Man has a great advantage: we are able to think outside the box … I just encourage we use that 😉

  4. Not sure what f*ck is directed at or whom, but I’m for good writing by writers free to write their poems free from directives up on high.

    A lot of people who have a go at attempting to write haiku often say f*ck the rules, or perversely dictate it must be 575, until suggestions are made that haiku are more than just a syllable number crunching game, and then some say f*ck the rules then if they have to consider other aspects of haiku.

    I’m just for good writing as a reader, and wanting to read the writer’s poem, not their attitude which is on most street corners on a Friday night.

    It’s an odd situation but those shouting the loudest about freedom turn out to be the most proscriptive. Regarding the haiku writing territories, my interest is in the writer writing their haiku, not dictates from them or or their designated boss(ses). Sometimes I wonder if haiku is the most afflicted by these diatribes.

    I guess it’s why I enjoy children’s novels and crime fiction, I’m not in the Madding Crowd anymore.

    Thomas Gray’s poem Elegy Written in a Country Churchyard (1751):

    Far from the madding crowd’s ignoble strife
    Their sober wishes never learn’d to stray;
    Along the cool sequester’d vale of life
    They kept the noiseless tenor of their way.

    “Madding” means “frenzied”

    As you know, I enjoy a lot of your haiku.


  5. “Street corners on Friday nights”, I would like to read that book of haiku, Alan.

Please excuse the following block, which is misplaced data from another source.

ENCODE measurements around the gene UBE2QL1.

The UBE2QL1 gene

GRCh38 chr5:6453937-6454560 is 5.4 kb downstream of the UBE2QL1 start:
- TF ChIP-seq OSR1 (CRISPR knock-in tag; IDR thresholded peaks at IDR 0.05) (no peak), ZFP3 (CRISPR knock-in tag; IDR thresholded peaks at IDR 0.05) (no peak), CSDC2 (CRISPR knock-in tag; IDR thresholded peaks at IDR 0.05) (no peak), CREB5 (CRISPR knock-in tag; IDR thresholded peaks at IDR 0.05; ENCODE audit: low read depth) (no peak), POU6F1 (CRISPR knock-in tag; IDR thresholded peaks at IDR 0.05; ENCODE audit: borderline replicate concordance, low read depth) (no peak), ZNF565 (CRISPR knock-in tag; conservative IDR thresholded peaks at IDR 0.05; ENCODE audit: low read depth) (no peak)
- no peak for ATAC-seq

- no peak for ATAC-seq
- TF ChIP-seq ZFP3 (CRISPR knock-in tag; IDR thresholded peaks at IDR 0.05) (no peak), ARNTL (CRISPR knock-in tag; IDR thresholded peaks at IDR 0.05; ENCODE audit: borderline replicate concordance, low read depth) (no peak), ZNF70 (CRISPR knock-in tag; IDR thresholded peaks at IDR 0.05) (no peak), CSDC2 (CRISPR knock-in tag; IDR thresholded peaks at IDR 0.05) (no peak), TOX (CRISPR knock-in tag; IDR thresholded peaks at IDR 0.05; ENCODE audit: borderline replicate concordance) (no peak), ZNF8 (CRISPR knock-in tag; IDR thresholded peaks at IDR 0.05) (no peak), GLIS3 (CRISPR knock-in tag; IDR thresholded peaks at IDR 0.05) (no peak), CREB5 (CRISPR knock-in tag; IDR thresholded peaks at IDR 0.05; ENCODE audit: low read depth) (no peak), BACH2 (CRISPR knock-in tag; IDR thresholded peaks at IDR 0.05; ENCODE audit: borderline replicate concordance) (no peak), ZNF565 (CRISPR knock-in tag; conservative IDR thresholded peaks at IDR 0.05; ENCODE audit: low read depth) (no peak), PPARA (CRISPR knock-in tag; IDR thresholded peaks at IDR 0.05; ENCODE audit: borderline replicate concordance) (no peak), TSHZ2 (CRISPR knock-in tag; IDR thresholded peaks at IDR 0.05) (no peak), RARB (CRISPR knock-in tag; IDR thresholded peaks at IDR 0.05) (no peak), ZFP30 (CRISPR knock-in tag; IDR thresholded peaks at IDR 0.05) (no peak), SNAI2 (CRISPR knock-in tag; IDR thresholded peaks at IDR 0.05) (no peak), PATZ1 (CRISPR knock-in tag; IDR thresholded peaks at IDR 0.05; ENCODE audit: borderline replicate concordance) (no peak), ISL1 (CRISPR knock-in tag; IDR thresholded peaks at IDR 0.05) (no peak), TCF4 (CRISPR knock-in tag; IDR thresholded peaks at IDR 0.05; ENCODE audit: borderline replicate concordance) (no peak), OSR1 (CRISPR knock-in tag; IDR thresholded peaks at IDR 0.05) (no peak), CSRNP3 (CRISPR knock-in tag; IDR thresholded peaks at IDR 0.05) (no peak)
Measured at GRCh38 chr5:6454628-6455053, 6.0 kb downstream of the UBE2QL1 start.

Haiku is the poetry of nature and everywhere -in us and on this planet and in this universe- there is nature. After all, we are only monkeys( I imagine that makes god a monkey too) and that means that no matter what words you or I choose to expresses ourselves, we are all only monkeys howling. The whole debate is like listening to mockingbirds argue about how to sing like a bird.

    For what it’s worth, I admire some of the haiku/hokku/ku (tomato/tomato/to) coming from the traditionalist, the mainstream and the deviants. My “fuck the begrudgers” is for anyone of those who shouts down the other in an attempt to elevate themselves (I’ve noticed the base tactic of attack is to pick the worst examples of a style, denigrate it, and then tar all with the same brush). In the end the poetry speaks for itself. Just keep evolving, keep producing and improving, keep publishing your progress and fuck the begrudgers… but don’t get dragged down to that level, that base tactic of putting down others to justify or elevate your own way of saying the same thing that everyone else is saying.